With cabinet ministers admitting as much and an extension to Article 50 looking ever more likely, the Daily Mail carries this busy chart purporting to describe Theresa May’s renegotiation agenda with the EU. It reads like a Brexiteers’ dream.
Her idea of doing a DUP-type deal with Labour leavers isn’t going down particularly well with the comrades who recognise ” Brexit bribes” when they see them.
Nick Timothy. Mrs May’s sacked joint chief of staff now a loose cannon is always urging her to toughen up, this time with the Irish.
If even an invisible Irish border is unacceptable to the EU, another option is available: a customs territory comprising the UK and Ireland. The republic could remain in the EU but leave its customs union, agreeing instead a common commercial policy including matching tariffs with the UK. This would protect Irish consumers and businesses: the republic imports more from the UK than from any EU country, and the UK is its second biggest European export market. It would also support Irish exports: 85 per cent of its freight trade to the continent uses British ports.
A more sophisticated and ambitious rethink along similar lines has come from the unlikely quarter of a group of heavyweight German economists writing for Ifo, a Munich-based economic think tank – with what influence remains to be seen.
“We propose a model for the relationship between the United Kingdom and the European Union for the post-Brexit era that ensures close economic ties and avoids a hard Irish border,” they say. “Our aim is not to define a first-best solution but rather a politically feasible approach that minimizes economic costs.”
The model proposes a new Europe wide institution
The backstop provision in the withdrawal agreement is dropped.
The United Kingdom permanently delegates all trade policy matters in goods to a newly created European Customs Association (ECA) in which the EU is also a member. Neither the EU nor the UK pursue independent trade policies, and the ECA represents them the World Trade Organization (WTO) in the same way as the EU has done until now for all 28 EU members. (Gosh!)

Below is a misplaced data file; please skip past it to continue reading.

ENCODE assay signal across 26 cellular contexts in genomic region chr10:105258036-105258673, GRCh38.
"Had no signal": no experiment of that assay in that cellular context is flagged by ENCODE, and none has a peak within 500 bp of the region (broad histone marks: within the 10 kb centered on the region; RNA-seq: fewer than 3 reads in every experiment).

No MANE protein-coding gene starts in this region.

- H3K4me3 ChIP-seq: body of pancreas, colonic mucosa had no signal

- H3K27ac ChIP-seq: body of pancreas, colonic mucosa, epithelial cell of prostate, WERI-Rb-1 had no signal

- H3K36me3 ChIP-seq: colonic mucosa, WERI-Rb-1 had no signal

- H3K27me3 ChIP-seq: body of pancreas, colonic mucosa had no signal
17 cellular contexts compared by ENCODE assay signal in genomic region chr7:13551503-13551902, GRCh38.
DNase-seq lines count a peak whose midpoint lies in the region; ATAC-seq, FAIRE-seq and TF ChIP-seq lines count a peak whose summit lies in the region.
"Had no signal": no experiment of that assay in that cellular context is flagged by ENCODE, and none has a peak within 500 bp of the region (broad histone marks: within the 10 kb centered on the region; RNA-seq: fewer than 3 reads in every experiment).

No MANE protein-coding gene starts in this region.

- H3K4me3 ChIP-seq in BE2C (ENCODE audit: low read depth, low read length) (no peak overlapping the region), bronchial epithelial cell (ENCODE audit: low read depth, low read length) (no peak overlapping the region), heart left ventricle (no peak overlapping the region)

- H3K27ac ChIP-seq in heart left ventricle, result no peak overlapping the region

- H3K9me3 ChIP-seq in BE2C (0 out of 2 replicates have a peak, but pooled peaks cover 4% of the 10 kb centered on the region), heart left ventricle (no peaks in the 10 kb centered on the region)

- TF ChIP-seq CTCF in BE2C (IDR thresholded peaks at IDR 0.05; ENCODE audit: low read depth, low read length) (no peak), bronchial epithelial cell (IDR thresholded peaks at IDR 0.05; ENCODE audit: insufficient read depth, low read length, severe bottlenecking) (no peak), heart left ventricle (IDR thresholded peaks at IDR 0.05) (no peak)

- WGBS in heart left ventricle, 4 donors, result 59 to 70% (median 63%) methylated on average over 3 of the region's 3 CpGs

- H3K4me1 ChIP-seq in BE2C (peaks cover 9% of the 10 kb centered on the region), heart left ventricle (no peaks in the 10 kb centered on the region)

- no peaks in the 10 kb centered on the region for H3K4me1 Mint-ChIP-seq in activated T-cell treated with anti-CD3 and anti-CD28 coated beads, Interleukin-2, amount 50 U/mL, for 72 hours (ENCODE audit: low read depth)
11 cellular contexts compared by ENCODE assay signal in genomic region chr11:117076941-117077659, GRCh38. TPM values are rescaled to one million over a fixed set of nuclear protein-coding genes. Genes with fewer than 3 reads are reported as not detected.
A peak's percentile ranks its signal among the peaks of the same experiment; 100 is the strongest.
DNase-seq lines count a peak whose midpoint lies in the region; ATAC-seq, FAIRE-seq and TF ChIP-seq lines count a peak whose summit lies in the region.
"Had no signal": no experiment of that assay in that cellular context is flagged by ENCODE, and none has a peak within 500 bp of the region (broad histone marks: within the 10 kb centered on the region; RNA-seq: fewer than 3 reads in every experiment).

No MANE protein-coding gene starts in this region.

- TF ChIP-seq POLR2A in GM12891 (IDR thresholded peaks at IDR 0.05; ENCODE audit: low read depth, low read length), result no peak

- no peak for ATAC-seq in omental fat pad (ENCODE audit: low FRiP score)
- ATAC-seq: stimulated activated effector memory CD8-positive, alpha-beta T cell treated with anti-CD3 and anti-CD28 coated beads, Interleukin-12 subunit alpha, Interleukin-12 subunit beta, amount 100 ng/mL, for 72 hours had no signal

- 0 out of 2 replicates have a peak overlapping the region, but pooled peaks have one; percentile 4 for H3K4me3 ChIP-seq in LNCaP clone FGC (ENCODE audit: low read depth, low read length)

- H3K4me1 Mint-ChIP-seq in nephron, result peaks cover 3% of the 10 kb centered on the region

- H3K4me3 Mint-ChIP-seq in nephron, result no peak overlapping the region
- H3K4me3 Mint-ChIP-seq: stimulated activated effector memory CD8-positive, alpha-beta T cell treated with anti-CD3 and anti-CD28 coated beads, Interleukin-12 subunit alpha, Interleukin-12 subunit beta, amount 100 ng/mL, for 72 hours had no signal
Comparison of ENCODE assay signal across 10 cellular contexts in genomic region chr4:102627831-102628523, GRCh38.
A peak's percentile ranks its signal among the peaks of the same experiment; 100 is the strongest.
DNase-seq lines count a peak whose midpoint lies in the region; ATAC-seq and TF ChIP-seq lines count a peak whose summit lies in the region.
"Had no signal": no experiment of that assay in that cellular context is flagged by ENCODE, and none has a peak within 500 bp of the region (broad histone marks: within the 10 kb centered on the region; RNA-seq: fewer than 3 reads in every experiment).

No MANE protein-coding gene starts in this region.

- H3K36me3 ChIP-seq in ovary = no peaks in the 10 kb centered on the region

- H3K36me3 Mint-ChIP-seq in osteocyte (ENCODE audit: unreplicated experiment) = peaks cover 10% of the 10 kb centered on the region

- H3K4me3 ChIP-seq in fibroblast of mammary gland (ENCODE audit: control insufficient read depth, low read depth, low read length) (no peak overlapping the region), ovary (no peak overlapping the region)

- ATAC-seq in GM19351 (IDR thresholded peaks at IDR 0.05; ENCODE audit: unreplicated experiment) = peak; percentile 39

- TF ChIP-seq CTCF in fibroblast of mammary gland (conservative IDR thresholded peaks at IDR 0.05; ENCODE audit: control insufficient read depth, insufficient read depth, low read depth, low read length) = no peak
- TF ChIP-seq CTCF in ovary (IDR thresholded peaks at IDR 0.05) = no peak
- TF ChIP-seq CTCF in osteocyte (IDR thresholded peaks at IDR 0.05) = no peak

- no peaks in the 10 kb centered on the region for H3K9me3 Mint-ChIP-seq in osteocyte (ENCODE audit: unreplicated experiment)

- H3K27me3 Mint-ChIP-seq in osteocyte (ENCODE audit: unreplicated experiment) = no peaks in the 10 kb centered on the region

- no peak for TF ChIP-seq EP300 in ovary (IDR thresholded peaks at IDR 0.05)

The UK has voting rights in the ECA, as do all other member states. Together with the other members of the ECA it mandates the EU Commission to negotiate trade agreements with third parties.
Decisions are taken with double majority as defined in the Lisbon Treaty, and the European Court of Justice (in extended form including all participating countries) continues to supervise all law- and policy making in the field of trade.
The ECA covers all ‘classical‘ areas of trade policy, such as tariffs, quotas, rules of origin, trade defense, etc. On these issues, the EU has exclusive competence.
Areas in which the EU has no exclusive competence and in which countries have veto rights (trade in services, intellectual property, direct foreign investment, audiovisual and cultural services, and social, educational and health services), should not fall under the ECA. During a transition period, the pertinent provisions in the EU treaties continue to apply. For the future, arrangements in these areas are made by means of one or several supplementary bilateral agreements.
On existing trade agreements with third parties, provisions pertaining to ‘classical‘ areas or areas covered by bilateral agreements continue to apply to the UK, as well as those currently or in future negotiated.
This seems like a version of the Norway model but much less flexible. Interest lies in it as an example of German dissent from EU solidarity over the backstop – not the only one in academe – but it is unlikely to appeal to Brexiteers as it ties their hands almost as tightly as the EU – although with prescribed exceptions like FDI .
On other side of the argument, two powerful articles on the threat to a mixed identity (or as I would call it normality) posed by Brexit turmoil.